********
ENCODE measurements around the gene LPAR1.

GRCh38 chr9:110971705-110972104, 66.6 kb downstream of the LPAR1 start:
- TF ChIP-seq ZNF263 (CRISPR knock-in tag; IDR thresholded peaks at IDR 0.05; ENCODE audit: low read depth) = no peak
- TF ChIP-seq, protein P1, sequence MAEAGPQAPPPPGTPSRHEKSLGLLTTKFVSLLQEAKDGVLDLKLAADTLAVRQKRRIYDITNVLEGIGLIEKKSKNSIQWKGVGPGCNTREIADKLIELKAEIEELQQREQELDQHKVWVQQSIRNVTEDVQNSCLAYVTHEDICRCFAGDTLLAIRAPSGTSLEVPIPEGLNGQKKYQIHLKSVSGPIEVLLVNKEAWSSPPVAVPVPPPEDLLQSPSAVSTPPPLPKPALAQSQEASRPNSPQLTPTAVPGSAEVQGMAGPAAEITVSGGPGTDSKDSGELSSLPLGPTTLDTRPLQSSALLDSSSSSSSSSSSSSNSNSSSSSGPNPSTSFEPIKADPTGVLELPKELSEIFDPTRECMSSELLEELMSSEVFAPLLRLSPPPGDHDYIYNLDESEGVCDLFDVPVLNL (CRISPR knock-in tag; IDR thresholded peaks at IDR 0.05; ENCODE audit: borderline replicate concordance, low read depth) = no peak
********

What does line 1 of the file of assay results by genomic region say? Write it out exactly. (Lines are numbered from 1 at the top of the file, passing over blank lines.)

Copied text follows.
ENCODE measurements around the gene LPAR1.